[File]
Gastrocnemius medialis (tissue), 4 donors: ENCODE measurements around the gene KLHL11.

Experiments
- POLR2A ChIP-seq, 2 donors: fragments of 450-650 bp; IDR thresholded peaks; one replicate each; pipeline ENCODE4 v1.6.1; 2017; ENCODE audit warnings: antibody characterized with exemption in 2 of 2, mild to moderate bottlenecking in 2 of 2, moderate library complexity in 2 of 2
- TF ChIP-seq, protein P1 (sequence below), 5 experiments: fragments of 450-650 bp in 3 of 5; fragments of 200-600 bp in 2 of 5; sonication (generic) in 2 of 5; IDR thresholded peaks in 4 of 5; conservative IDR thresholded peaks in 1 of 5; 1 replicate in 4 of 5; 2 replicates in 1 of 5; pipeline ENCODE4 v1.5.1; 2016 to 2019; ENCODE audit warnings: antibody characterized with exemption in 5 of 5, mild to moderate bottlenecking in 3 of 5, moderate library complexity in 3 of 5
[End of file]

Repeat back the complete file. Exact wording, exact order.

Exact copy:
Gastrocnemius medialis (tissue), 4 donors: ENCODE measurements around the gene KLHL11.

Experiments
- POLR2A ChIP-seq, 2 donors: fragments of 450-650 bp; IDR thresholded peaks; one replicate each; pipeline ENCODE4 v1.6.1; 2017; ENCODE audit warnings: antibody characterized with exemption in 2 of 2, mild to moderate bottlenecking in 2 of 2, moderate library complexity in 2 of 2
- TF ChIP-seq, protein P1 (sequence below), 5 experiments: fragments of 450-650 bp in 3 of 5; fragments of 200-600 bp in 2 of 5; sonication (generic) in 2 of 5; IDR thresholded peaks in 4 of 5; conservative IDR thresholded peaks in 1 of 5; 1 replicate in 4 of 5; 2 replicates in 1 of 5; pipeline ENCODE4 v1.5.1; 2016 to 2019; ENCODE audit warnings: antibody characterized with exemption in 5 of 5, mild to moderate bottlenecking in 3 of 5, moderate library complexity in 3 of 5